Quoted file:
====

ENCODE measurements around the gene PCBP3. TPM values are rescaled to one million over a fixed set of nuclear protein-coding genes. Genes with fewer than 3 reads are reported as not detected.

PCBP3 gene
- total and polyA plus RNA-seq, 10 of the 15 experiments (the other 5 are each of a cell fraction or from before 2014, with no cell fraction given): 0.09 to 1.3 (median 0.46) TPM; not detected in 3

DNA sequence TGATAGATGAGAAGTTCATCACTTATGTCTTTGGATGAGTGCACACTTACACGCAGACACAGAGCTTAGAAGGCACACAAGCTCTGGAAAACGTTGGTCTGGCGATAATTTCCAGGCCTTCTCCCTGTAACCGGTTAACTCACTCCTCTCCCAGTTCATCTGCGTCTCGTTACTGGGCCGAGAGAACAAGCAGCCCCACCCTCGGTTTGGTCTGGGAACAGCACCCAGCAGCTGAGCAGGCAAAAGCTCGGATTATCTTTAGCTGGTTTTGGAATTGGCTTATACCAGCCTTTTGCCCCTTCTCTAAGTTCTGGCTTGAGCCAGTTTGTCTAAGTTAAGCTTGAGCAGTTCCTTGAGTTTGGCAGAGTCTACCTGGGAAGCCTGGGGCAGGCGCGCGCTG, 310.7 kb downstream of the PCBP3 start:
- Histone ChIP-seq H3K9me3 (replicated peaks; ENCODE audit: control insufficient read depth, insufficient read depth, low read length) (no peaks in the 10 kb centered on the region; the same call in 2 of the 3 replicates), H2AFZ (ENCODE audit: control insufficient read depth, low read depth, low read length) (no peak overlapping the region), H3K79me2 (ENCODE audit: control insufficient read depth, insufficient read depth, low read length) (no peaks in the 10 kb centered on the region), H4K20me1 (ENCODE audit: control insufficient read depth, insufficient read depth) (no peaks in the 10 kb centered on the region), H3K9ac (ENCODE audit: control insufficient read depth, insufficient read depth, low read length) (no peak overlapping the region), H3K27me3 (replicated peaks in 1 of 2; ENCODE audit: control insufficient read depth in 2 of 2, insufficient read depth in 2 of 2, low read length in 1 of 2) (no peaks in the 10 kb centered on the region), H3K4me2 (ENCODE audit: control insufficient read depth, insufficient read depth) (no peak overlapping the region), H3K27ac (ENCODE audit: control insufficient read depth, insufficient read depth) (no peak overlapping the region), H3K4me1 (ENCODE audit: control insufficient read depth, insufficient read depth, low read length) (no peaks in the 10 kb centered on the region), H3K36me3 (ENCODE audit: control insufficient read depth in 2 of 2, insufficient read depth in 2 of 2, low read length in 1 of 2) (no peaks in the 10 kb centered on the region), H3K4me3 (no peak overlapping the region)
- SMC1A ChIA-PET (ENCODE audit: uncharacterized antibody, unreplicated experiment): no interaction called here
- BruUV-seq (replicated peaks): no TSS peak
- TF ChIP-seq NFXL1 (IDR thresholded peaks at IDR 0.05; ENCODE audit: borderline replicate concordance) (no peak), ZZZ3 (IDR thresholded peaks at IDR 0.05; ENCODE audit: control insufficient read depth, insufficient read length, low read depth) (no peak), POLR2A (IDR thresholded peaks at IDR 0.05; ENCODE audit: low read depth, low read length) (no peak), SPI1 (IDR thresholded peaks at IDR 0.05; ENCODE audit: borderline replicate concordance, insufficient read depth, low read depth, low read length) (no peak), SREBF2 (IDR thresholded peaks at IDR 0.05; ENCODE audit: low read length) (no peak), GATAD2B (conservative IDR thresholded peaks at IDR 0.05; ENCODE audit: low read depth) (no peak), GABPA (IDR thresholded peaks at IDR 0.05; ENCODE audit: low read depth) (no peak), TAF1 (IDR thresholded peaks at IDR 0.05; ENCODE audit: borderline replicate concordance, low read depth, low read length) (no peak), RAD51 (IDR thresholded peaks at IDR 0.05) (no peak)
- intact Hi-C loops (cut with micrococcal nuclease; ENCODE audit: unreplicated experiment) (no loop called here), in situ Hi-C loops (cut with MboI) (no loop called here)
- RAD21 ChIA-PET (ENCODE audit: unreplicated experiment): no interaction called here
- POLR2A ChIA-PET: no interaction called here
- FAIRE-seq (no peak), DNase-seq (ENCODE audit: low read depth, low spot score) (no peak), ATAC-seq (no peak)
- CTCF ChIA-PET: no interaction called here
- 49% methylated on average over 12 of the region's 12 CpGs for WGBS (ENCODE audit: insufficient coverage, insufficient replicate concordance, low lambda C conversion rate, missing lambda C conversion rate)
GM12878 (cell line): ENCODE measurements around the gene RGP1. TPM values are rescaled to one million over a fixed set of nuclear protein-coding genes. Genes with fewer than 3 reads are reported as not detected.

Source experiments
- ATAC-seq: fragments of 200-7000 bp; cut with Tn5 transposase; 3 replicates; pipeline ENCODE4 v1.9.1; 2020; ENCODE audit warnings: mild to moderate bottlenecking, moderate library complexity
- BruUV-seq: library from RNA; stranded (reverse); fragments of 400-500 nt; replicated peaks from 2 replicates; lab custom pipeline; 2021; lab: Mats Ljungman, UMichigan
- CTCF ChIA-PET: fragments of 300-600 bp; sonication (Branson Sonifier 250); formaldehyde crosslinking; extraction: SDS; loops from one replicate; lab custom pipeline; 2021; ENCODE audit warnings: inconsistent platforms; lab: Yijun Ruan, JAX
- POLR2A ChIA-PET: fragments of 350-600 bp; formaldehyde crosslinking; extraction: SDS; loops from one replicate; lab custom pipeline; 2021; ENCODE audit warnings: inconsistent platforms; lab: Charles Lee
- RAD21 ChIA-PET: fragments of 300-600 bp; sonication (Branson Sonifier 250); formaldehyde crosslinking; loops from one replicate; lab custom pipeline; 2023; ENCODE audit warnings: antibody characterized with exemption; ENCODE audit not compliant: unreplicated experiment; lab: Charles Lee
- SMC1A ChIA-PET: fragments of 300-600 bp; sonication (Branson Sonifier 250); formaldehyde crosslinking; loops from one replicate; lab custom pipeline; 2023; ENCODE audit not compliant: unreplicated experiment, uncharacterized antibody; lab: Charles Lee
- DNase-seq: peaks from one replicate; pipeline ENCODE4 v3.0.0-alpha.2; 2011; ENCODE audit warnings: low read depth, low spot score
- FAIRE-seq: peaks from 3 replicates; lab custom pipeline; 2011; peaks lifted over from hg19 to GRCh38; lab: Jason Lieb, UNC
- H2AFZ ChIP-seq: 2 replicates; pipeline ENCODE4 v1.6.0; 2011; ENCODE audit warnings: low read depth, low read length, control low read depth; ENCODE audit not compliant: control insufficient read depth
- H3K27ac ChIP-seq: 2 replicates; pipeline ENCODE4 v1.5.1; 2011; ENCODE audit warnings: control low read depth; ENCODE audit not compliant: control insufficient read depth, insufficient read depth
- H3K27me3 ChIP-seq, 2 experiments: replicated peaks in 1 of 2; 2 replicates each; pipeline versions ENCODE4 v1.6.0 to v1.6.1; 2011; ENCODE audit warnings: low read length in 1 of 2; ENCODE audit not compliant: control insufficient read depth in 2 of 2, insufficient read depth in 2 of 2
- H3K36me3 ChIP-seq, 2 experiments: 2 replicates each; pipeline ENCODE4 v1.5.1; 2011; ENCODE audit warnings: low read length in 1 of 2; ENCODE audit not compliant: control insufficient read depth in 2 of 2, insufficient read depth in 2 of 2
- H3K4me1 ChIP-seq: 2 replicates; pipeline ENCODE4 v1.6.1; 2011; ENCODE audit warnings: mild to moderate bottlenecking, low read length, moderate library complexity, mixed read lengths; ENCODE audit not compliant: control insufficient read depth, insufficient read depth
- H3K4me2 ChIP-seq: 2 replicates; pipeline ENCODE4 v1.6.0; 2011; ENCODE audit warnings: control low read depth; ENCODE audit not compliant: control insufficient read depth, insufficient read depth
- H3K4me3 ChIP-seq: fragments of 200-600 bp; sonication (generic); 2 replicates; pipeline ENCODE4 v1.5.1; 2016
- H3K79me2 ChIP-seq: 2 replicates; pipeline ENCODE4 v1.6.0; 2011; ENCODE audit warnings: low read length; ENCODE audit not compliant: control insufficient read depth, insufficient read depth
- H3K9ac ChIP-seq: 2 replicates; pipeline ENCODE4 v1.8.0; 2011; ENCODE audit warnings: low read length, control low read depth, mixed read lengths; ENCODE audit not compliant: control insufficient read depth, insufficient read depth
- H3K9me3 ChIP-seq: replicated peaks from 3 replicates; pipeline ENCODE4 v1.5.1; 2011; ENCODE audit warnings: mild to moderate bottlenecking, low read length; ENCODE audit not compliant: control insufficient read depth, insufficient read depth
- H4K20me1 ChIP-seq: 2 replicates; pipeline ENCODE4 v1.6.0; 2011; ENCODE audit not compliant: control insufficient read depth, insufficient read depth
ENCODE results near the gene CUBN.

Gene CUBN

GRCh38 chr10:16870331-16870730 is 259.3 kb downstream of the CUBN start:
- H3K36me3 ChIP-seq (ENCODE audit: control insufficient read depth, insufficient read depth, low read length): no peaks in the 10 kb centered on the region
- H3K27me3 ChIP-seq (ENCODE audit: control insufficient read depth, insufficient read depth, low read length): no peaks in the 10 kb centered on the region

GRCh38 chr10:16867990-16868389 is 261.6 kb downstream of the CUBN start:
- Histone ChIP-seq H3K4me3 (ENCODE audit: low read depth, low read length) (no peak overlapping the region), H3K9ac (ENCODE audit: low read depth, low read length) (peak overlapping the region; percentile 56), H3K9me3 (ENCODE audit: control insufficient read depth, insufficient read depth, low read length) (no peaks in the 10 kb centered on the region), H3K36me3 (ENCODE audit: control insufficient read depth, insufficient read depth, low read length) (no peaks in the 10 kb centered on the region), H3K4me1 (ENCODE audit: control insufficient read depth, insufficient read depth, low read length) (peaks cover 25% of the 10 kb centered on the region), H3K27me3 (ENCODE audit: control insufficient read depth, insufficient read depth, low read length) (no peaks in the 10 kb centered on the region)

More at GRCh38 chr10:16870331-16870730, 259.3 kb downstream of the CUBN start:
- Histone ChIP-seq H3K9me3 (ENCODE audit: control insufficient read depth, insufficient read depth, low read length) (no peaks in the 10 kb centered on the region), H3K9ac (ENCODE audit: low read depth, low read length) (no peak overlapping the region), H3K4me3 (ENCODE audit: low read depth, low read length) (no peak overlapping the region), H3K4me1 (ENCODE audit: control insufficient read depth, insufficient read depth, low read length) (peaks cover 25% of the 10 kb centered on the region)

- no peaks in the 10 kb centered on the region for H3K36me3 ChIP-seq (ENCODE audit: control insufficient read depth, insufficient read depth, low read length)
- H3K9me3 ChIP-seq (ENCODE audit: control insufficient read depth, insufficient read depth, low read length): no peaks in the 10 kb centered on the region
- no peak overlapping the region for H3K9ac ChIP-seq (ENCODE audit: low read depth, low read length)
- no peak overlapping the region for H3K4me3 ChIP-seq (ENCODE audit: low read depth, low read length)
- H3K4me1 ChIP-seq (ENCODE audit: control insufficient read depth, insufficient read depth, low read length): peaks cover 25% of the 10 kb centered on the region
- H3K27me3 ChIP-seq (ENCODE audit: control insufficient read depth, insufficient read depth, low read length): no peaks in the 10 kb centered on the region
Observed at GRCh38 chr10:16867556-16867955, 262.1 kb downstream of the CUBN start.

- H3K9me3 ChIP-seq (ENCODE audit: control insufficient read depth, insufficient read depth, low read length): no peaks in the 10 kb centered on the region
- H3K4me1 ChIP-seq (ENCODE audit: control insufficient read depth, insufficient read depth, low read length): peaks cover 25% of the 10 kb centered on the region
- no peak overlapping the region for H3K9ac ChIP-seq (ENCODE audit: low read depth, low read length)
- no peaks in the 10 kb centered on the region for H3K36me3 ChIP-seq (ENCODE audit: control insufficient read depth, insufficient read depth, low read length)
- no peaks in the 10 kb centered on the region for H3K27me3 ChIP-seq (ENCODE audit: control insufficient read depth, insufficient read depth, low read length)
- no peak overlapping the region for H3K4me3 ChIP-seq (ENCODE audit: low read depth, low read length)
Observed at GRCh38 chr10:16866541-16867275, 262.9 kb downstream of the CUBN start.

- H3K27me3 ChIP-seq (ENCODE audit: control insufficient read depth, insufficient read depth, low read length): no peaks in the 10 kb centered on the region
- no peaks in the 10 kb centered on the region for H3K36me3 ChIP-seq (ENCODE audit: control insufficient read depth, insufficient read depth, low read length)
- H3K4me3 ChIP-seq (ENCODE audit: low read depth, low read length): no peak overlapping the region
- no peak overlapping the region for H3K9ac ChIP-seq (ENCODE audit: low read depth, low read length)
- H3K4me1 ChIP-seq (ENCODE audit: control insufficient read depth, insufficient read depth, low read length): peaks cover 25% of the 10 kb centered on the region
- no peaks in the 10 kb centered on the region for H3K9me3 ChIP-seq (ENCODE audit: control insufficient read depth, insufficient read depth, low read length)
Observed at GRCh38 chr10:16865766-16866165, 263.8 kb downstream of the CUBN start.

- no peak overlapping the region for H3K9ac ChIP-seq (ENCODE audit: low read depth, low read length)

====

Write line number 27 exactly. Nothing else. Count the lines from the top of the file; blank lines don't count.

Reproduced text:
- H3K27me3 ChIP-seq, 2 experiments: replicated peaks in 1 of 2; 2 replicates each; pipeline versions ENCODE4 v1.6.0 to v1.6.1; 2011; ENCODE audit warnings: low read length in 1 of 2; ENCODE audit not compliant: control insufficient read depth in 2 of 2, insufficient read depth in 2 of 2